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Using the axioms of probability, prove the following:

a. For any event $A, P\left(A^{c}\right)=1-P(A)$.
b. The probability of the empty set is zero, i.e., $P(\emptyset)=0$.
c. For any event $A$, $P(A) \leq 1$.
d. $P(A-B)=P(A)-P(A \cap B)$.
e. $P(A \cup B)=P(A)+P(B)-P(A \cap B)$, (inclusion-exclusion principle for $n=2$ ).
f. If $A \subset B$ then $P(A) \leq P(B)$.
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a. This states that the probability that $A$ does not occur is $1-P(A)$. To prove it using the axioms, we can write
\begin{aligned} 1 &=P(S) \\ &=P\left(A \cup A^{c}\right) \end{aligned}
$($ axiom 2$)$ (definition of complement) $=P(A)+P\left(A^{c}\right) \quad$ (since $A$ and $A^{c}$ are disjoint $)$
b. Since $\emptyset=S^{c}$, we can use part (a) to see that $P(\emptyset)=1-P(S)=0$. Note that this makes sense as by definition: an event happens if the outcome of the random experiment belongs to that event. Since the empty set does not have any element, the outcome of the experiment never belongs to the empty set.
c. From part (a), $P(A)=1-P\left(A^{c}\right)$ and since $P\left(A^{c}\right) \geq 0$ (the first axiom), we have $P(A) \leq 1$
d. We show that $P(A)=P(A \cap B)+P(A-B)$. Note that the two sets $A \cap B$ and $A-B$ are disjoint and their union is $A$ (Figure $1.17)$. Thus, by the third axiom of probability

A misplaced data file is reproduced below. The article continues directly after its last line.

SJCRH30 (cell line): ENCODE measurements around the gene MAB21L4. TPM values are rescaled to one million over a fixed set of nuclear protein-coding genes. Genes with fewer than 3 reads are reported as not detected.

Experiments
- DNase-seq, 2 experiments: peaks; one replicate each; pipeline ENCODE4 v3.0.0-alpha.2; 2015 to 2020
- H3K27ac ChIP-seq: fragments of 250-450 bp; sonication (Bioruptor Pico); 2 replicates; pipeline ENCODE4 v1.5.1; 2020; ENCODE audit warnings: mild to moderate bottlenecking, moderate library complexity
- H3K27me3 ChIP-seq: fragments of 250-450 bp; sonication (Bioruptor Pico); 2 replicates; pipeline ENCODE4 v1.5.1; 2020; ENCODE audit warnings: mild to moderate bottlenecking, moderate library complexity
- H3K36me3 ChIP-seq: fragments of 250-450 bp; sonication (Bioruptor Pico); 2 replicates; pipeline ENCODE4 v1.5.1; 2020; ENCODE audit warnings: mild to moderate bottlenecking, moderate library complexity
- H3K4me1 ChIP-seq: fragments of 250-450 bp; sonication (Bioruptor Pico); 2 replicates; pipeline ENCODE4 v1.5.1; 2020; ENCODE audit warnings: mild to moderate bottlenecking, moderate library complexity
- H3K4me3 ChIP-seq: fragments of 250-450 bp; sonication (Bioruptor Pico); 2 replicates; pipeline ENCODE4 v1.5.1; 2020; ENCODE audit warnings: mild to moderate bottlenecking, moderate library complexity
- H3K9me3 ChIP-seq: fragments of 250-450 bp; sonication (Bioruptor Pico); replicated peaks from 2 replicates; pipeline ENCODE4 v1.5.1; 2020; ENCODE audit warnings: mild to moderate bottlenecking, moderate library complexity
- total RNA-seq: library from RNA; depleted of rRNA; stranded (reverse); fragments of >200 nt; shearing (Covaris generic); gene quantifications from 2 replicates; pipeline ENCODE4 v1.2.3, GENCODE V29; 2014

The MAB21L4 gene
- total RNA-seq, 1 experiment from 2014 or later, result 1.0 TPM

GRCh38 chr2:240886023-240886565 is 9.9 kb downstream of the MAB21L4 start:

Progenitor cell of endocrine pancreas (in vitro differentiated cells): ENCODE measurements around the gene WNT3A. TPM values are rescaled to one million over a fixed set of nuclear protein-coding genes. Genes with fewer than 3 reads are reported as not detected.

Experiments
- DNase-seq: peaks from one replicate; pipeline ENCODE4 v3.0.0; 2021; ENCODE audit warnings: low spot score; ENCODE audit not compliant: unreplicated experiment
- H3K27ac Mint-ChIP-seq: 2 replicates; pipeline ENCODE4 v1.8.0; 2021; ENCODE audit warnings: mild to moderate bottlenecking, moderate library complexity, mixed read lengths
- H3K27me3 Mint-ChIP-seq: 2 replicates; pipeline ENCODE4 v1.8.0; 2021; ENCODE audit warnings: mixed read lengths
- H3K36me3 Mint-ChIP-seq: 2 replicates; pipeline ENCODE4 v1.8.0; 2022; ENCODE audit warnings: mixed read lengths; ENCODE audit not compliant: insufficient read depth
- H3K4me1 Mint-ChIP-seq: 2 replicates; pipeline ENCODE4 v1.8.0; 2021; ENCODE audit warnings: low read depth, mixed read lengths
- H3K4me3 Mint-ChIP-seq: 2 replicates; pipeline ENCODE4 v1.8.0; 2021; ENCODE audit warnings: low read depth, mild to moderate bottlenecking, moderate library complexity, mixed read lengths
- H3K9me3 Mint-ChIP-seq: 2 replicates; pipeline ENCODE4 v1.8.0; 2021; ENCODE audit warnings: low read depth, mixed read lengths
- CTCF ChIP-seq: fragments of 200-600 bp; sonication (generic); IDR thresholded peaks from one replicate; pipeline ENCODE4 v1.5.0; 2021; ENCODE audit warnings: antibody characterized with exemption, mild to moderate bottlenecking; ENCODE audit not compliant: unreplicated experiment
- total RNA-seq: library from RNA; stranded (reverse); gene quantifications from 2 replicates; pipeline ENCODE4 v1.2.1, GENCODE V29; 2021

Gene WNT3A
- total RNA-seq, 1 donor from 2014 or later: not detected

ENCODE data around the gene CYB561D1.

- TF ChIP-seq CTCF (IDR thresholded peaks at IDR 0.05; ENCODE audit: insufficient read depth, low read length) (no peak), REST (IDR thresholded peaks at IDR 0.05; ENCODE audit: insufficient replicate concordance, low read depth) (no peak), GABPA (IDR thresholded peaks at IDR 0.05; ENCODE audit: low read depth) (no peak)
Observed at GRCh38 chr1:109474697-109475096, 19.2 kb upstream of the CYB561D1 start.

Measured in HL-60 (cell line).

$$\begin{array}{rlr} P(A) & =P((A \cap B) \cup(A-B)) & (\text { since } A=(A \cap B) \cup(A-B)) \\ & =P(A \cap B)+P(A-B) & (\text { since } A \cap B \text { and } A-B \text { are disjoint }) . \end{array}$$

Note that since $A-B=A \cap B^{c}$, we have shown
$$P(A)=P(A \cap B)+P\left(A \cap B^{c}\right)$$
Note also that the two sets $B$ and $B^{c}$ form a partition of the sample space (since they are disjoint and their union is the whole sample space). This is a simple form of law of total probability that we will discuss shortly and is a very useful rule in finding probability of some
events.
e. Note that $A$ and $B-A$ are disjoint sets and their union is $A \cup B$. Thus,
\begin{aligned} P(A \cup B) &=P(A \cup(B-A)) & &(A \cup B=A \cup(B-A)) \\ &=P(A)+P(B-A) & &(\text { since } A \text { and } B-A \text { are disjoint) } \end{aligned}
$$=P(A)+P(B)-P(A \cap B) \quad \text { (by part }(\mathrm{d}))$$
f. Note that $A \subset B$ means that whenever $A$ occurs $B$ occurs, too. Thus intuitively we expect that $P(A) \leq P(B)$. Again the proof is similar as before. If $A \subset B$, then $A \cap B=A$. Thus,
$$P(B)=P(A \cap B)+P(B-A)$$
(by part (d))
$$\begin{array}{ll} =P(A)+P(B-A) & (\text { since } A=A \cap B) \\ \geq P(A) & (\text { by axiom } 1) \end{array}$$
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